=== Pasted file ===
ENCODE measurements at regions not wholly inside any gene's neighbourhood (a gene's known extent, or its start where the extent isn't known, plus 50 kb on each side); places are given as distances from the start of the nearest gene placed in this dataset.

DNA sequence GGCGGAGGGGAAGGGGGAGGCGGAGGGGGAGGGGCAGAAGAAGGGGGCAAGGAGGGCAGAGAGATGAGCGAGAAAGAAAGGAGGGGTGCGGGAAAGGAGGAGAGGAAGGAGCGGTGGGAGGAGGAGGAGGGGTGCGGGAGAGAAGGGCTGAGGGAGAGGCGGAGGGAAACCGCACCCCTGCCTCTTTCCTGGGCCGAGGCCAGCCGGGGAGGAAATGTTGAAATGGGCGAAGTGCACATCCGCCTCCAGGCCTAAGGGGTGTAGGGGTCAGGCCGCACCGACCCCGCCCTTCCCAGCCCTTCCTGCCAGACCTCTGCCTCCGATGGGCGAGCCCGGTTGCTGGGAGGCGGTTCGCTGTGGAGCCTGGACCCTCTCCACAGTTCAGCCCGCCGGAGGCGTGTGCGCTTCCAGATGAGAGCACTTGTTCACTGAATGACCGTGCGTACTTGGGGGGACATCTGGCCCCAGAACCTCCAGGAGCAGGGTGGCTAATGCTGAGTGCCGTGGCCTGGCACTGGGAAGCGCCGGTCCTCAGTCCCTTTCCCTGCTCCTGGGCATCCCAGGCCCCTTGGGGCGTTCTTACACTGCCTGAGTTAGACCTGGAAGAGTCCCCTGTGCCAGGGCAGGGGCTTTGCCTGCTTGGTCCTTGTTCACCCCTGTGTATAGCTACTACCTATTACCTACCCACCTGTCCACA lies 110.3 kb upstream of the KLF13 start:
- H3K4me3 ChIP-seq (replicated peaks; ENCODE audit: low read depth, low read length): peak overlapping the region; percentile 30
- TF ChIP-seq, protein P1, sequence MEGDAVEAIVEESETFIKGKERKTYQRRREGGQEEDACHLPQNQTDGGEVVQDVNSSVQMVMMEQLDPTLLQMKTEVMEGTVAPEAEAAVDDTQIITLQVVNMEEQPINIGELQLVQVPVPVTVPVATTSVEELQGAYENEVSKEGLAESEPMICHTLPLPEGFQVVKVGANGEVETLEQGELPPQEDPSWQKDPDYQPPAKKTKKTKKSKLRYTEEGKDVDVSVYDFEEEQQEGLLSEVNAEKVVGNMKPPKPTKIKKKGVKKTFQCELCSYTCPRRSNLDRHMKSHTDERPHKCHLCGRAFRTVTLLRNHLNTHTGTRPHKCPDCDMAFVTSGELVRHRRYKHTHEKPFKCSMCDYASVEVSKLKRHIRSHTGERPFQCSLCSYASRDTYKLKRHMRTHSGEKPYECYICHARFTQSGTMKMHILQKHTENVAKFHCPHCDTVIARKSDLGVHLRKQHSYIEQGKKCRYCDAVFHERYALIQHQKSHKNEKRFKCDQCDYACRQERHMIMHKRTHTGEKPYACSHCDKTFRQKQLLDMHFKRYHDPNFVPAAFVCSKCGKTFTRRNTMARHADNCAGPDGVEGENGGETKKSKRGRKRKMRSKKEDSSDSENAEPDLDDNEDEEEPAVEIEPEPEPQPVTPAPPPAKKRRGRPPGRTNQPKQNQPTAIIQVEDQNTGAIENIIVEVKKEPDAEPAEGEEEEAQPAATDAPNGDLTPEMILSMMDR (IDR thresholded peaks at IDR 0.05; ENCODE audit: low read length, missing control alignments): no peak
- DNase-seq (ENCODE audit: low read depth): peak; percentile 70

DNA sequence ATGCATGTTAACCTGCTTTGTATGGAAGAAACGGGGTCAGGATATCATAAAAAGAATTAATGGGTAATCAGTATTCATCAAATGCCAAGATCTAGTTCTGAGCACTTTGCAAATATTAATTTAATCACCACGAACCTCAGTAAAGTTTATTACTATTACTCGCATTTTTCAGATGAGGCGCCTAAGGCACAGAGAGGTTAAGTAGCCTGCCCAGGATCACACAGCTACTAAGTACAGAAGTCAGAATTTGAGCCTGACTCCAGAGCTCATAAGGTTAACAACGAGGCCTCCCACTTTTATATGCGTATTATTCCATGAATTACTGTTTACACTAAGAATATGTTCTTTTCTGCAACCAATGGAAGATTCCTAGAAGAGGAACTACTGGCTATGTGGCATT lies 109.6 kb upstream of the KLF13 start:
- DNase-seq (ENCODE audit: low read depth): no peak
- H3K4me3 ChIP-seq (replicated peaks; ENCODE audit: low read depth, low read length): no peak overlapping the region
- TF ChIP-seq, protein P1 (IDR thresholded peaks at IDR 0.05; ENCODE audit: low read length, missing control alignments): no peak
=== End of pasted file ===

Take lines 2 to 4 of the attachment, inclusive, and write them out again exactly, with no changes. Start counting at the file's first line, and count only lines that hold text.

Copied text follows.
DNA sequence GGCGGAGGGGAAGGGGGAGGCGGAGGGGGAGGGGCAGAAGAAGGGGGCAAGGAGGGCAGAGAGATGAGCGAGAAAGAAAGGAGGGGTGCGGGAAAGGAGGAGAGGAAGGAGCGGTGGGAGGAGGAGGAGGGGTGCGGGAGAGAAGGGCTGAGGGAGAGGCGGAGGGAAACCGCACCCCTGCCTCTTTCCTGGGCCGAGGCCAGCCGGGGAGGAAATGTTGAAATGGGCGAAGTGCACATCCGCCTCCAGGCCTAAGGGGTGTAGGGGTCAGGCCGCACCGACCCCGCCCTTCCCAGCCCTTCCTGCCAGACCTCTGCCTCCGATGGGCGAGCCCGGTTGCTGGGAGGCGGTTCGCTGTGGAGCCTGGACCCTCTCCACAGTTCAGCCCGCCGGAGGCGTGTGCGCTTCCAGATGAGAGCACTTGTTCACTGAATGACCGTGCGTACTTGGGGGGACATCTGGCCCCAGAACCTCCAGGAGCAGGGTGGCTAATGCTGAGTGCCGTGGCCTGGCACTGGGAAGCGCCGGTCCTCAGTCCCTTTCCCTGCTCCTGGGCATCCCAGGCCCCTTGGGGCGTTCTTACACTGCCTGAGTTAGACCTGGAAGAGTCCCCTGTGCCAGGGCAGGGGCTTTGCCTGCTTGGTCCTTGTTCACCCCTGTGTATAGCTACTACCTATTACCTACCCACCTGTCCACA lies 110.3 kb upstream of the KLF13 start:
- H3K4me3 ChIP-seq (replicated peaks; ENCODE audit: low read depth, low read length): peak overlapping the region; percentile 30
- TF ChIP-seq, protein P1, sequence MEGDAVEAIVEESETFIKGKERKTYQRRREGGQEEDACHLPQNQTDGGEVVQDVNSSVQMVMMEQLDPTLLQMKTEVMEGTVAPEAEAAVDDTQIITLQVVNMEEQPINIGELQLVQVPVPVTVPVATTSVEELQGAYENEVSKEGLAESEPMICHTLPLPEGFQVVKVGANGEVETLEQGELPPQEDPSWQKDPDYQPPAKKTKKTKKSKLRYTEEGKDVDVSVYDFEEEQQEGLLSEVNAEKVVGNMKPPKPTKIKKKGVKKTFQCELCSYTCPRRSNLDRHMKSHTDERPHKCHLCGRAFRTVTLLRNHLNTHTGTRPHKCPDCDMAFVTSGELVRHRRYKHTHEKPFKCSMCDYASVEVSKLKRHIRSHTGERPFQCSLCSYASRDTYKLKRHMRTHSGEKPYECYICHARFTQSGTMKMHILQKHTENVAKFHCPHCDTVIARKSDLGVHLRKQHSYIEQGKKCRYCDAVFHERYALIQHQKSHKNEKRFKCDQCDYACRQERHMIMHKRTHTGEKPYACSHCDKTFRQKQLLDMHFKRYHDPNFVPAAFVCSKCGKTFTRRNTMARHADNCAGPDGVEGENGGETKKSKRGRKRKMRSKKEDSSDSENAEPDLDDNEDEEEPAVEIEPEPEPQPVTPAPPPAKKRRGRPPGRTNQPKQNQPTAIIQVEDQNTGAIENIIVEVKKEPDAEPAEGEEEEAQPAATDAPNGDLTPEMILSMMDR (IDR thresholded peaks at IDR 0.05; ENCODE audit: low read length, missing control alignments): no peak